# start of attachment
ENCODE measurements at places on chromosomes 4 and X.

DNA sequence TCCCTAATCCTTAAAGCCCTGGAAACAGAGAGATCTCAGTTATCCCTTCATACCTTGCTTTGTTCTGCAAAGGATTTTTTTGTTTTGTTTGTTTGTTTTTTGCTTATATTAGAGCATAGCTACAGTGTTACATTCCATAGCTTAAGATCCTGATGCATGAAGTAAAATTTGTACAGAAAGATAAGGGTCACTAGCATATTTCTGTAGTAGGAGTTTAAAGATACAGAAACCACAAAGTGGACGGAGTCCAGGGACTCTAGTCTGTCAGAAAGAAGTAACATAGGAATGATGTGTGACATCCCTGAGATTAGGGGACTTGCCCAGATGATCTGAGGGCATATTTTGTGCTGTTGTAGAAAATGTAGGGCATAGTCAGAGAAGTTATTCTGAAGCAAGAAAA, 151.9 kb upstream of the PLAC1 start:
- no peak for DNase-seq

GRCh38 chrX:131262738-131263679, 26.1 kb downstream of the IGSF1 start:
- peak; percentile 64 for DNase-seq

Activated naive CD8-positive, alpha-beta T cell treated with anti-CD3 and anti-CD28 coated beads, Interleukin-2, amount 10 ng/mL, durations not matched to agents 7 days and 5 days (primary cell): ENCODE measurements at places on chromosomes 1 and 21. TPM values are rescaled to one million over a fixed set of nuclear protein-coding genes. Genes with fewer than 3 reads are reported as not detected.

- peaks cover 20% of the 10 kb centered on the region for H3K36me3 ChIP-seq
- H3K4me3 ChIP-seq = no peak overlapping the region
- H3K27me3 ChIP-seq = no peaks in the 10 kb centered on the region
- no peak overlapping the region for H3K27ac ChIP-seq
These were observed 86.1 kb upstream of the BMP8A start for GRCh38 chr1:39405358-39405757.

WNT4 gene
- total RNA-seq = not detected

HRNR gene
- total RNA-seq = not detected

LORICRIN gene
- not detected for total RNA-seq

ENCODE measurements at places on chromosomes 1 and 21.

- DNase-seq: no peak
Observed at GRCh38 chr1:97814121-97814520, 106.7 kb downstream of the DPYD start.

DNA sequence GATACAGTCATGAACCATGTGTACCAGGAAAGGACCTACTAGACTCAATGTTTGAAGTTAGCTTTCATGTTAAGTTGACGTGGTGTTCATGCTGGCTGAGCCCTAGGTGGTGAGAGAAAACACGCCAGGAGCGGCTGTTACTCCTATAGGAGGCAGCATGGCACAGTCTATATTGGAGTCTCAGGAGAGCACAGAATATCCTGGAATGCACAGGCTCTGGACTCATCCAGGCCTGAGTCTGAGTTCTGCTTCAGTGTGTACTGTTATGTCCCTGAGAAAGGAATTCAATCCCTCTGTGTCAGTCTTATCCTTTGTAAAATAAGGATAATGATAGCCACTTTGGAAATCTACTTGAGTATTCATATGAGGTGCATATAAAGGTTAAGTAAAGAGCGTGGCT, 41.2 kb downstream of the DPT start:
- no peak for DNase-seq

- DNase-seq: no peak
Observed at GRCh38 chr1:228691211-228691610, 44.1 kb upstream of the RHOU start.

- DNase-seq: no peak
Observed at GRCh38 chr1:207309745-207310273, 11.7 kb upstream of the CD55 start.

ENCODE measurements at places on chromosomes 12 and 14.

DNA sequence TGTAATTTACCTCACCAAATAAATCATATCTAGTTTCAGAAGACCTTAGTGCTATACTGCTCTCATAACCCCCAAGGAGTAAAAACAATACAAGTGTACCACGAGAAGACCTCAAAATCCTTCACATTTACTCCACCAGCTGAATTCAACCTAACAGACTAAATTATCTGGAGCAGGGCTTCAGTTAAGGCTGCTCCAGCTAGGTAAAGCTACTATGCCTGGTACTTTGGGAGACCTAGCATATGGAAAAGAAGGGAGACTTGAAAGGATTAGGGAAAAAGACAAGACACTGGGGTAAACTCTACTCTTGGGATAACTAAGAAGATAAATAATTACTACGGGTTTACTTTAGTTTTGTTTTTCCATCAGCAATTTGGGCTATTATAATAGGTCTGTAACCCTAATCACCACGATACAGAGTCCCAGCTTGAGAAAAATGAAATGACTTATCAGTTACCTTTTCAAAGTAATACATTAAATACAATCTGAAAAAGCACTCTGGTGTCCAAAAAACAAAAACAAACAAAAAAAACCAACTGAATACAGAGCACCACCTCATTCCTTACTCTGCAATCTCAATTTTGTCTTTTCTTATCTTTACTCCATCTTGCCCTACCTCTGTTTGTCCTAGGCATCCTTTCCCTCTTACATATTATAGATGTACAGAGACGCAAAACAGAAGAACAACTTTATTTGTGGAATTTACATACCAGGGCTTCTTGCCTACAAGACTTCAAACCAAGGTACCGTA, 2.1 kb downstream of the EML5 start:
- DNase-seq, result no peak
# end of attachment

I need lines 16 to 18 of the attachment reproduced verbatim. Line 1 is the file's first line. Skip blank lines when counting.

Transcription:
LORICRIN gene
- not detected for total RNA-seq

ENCODE measurements at places on chromosomes 1 and 21.